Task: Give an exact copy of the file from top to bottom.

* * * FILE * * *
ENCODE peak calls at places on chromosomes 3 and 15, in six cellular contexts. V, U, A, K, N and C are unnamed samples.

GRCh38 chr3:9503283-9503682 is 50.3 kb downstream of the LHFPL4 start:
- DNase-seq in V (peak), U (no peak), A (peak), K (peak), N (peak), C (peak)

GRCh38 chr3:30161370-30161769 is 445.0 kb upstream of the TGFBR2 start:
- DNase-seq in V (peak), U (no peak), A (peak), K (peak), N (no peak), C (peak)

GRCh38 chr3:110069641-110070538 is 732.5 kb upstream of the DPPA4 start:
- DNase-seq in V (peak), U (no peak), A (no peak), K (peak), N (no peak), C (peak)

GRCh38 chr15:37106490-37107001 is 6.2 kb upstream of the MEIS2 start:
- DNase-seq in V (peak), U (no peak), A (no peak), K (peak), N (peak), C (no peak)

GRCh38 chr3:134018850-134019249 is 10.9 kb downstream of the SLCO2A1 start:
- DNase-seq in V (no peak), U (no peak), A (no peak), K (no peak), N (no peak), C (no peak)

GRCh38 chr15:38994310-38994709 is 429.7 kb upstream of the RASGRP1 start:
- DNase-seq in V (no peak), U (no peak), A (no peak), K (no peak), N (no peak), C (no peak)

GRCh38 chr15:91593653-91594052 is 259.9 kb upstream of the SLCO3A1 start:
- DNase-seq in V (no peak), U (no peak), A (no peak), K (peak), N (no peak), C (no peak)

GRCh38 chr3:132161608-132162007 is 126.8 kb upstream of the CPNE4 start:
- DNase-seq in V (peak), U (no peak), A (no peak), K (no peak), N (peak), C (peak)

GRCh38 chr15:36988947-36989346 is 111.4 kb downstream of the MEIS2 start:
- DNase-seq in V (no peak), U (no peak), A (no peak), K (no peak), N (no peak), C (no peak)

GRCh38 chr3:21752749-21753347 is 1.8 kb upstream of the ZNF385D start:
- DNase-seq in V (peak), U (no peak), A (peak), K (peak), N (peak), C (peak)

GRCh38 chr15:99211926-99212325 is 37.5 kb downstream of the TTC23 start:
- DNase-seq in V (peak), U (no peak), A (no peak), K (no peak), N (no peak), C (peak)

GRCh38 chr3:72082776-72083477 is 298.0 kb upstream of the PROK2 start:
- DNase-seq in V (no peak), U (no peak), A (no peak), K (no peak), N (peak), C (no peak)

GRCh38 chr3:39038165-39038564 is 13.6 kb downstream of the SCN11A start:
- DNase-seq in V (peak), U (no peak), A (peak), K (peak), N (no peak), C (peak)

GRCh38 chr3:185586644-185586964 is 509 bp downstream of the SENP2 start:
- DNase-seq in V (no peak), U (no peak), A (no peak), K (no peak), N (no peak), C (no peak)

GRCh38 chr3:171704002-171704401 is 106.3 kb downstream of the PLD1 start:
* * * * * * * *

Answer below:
ENCODE peak calls at places on chromosomes 3 and 15, in six cellular contexts. V, U, A, K, N and C are unnamed samples.

GRCh38 chr3:9503283-9503682 is 50.3 kb downstream of the LHFPL4 start:
- DNase-seq in V (peak), U (no peak), A (peak), K (peak), N (peak), C (peak)

GRCh38 chr3:30161370-30161769 is 445.0 kb upstream of the TGFBR2 start:
- DNase-seq in V (peak), U (no peak), A (peak), K (peak), N (no peak), C (peak)

GRCh38 chr3:110069641-110070538 is 732.5 kb upstream of the DPPA4 start:
- DNase-seq in V (peak), U (no peak), A (no peak), K (peak), N (no peak), C (peak)

GRCh38 chr15:37106490-37107001 is 6.2 kb upstream of the MEIS2 start:
- DNase-seq in V (peak), U (no peak), A (no peak), K (peak), N (peak), C (no peak)

GRCh38 chr3:134018850-134019249 is 10.9 kb downstream of the SLCO2A1 start:
- DNase-seq in V (no peak), U (no peak), A (no peak), K (no peak), N (no peak), C (no peak)

GRCh38 chr15:38994310-38994709 is 429.7 kb upstream of the RASGRP1 start:
- DNase-seq in V (no peak), U (no peak), A (no peak), K (no peak), N (no peak), C (no peak)

GRCh38 chr15:91593653-91594052 is 259.9 kb upstream of the SLCO3A1 start:
- DNase-seq in V (no peak), U (no peak), A (no peak), K (peak), N (no peak), C (no peak)

GRCh38 chr3:132161608-132162007 is 126.8 kb upstream of the CPNE4 start:
- DNase-seq in V (peak), U (no peak), A (no peak), K (no peak), N (peak), C (peak)

GRCh38 chr15:36988947-36989346 is 111.4 kb downstream of the MEIS2 start:
- DNase-seq in V (no peak), U (no peak), A (no peak), K (no peak), N (no peak), C (no peak)

GRCh38 chr3:21752749-21753347 is 1.8 kb upstream of the ZNF385D start:
- DNase-seq in V (peak), U (no peak), A (peak), K (peak), N (peak), C (peak)

GRCh38 chr15:99211926-99212325 is 37.5 kb downstream of the TTC23 start:
- DNase-seq in V (peak), U (no peak), A (no peak), K (no peak), N (no peak), C (peak)

GRCh38 chr3:72082776-72083477 is 298.0 kb upstream of the PROK2 start:
- DNase-seq in V (no peak), U (no peak), A (no peak), K (no peak), N (peak), C (no peak)

GRCh38 chr3:39038165-39038564 is 13.6 kb downstream of the SCN11A start:
- DNase-seq in V (peak), U (no peak), A (peak), K (peak), N (no peak), C (peak)

GRCh38 chr3:185586644-185586964 is 509 bp downstream of the SENP2 start:
- DNase-seq in V (no peak), U (no peak), A (no peak), K (no peak), N (no peak), C (no peak)

GRCh38 chr3:171704002-171704401 is 106.3 kb downstream of the PLD1 start: